This afternoon’s first panel was “Religious Freedom in the Contemporary Juridical Context,” chaired by Francisca Pérez Madrid of the University of Barcelona. (UPDATE: That’s a picture of the panel, left, with conference organizer Mary Ann Glendon). I opened the panel with a comparative paper on recent cases in the American Supreme Court and the European Court of Human Rights on the question of state-sponsored religious displays. Although both courts emphasize the need for state “neutrality,” they define neutrality differently, and I argue that the differences reflect underlying institutional and cultural factors. Hans-Martien ten Napel (Leiden University) followed with a paper on theoretical justifications for religious freedom, including church autonomy. He argued that Christian social pluralist thought, both Catholic and Protestant, can provide an institution-sensitive account of religious freedom that avoids some of the pitfalls of conventional individualistic accounts. Iain Benson (Miller Thompson LLP, Canada) spoke next. In a satiric paper, he explored rhetorical devices used by opponents of church autonomy, for example, referring to “public” as distinct from “religious” and treating “secular” as a neutral, ahistorical concept. Pasquale Annicchino (European University Institute) followed with a paper on the need for a religious freedom office within the new European External Action Service, an EU diplomatic corps established by the Treaty of Lisbon. This new service, he argued, which would advocate for religious freedom outside Europe, could be modeled on the US Commission on International Religious Freedom. Pérez Madrid closed the panel with a paper on a recent General Comment by the UN’s Committee on Economic, Social and Cultural Rights on article 15 of the International Covenant on Economic, Social and Cultural Rights, which requires states to promote citizens’ participation in cultural life. Issued in 2009, the General Comment notes that “culture” encompasses, among other things, religion and belief systems; although it must be reinforced in some ways, Pérez Madrid maintained, the General Comment’s approach to religion as a matter of culture was basically sound.
Straight from the NY Daily News:
“The city Health Department on Wednesday “strongly” urged against an ultra-Orthodox Jewish circumcision ritual that uses oral-genital suction to remove the blood.
In September, a Brooklyn infant died after the procedure because he contracted herpes from the rabbi, or mohel , who performed it.
“There is no safe way to perform oral suction on any open wound in a newborn,” city Health Commissioner Thomas Farley said in a statement.
The ritual leaves infants at risk of contracting herpes simplex virus type 1.”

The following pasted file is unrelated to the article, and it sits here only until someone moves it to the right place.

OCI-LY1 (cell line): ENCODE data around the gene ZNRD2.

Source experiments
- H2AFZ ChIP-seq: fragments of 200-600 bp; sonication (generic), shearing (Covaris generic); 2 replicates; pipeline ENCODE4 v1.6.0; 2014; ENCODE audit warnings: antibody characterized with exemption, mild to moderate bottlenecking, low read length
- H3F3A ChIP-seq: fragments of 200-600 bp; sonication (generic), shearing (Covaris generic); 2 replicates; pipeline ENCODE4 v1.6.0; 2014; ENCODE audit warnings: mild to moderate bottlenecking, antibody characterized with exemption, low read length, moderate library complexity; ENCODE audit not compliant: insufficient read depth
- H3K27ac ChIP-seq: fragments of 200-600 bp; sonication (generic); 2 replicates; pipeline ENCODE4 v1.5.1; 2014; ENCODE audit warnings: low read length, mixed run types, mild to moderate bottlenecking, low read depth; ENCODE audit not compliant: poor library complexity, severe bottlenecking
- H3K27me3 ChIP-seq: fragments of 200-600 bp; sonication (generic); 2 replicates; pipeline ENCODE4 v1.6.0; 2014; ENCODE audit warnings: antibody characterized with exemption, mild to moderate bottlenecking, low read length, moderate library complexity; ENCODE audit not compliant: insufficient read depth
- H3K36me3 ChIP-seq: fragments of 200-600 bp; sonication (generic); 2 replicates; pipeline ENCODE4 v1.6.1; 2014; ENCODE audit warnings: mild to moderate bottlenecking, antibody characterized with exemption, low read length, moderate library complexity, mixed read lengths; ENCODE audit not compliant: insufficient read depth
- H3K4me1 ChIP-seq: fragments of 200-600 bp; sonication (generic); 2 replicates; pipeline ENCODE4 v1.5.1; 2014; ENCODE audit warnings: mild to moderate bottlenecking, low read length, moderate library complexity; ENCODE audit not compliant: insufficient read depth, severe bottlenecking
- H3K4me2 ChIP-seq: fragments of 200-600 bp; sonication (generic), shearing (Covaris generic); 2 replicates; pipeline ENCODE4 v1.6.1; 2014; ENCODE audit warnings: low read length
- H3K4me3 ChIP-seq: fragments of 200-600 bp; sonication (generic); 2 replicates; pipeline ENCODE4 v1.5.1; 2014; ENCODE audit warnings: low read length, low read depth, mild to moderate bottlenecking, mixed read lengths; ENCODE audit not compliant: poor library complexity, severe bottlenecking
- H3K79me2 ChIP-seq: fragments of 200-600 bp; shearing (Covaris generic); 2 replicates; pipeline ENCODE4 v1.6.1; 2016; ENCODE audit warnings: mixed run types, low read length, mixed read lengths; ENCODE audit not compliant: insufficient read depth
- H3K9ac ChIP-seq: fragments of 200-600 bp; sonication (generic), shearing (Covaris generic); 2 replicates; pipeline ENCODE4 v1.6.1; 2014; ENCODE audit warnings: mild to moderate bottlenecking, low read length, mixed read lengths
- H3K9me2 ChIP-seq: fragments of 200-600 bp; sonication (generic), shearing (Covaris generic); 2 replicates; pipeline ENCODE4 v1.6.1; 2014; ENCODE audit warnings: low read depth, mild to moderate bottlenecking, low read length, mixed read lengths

I’m here today at this year’s Religion and Civil Society Conference, “The Changing Faces of ‘Religion’ and ‘Secularity,’” organized by the Institute for Culture and Society at the University of Navarra and hosted by Harvard Law School. This morning’s first speaker was Harvard’s Mary Ann Glendon, who opened the conference by offering a helpful roadmap of the current social science literature regarding secularization.
Glendon argued against simplistic evaluations of religion’s place in civil society. Organized religion does seem to be in decline in the West, as the old secularization theory predicted, but there is also an upsurge in “political religion” in many parts of the world. She identified four new, competing “grand narratives” regarding secularization: (1) the “New Atheism” of writers like Hitchens, which celebrates the decline of religion; (2) the “Melancholy Secularism” of Habermas and Pera, which agrees that religion is in decline but views this as a sorry development that will lead to the abandonment of the Judeo-Christian values that support classical liberalism; (3) the “Cultural Secularism” associated with Charles Taylor, which describes, in a more or less detached way, a society in which religious belief is only one option among many; and (4) the “Positive Secularism” of Pope Benedict XVI, which advocates state neutrality, not hostility, toward religion. Ironically, Glendon noted, this last version, championed by the Catholic Church today, shows more sympathy for the Enlightenment value of religious liberty than the New Atheism, which sees itself as the heir of the Enlightenment. She closed with some reflections on the role of social scientists in assessing the contemporary place of religion in society.
An interesting work about nineteenth-century American religious and political history by J. Spencer Fluhman (BYU), “A Peculiar People”: Anti-Mormonism and the Making of Religion in Nineteenth-Century America (UNC Press 2012). The first major Supreme Court religion clause decision, Reynolds v. United States, was decided in 1878 and involved the prosecution of a member of the LDS Church for bigamy in what was then the Utah territory. The publisher’s description follows.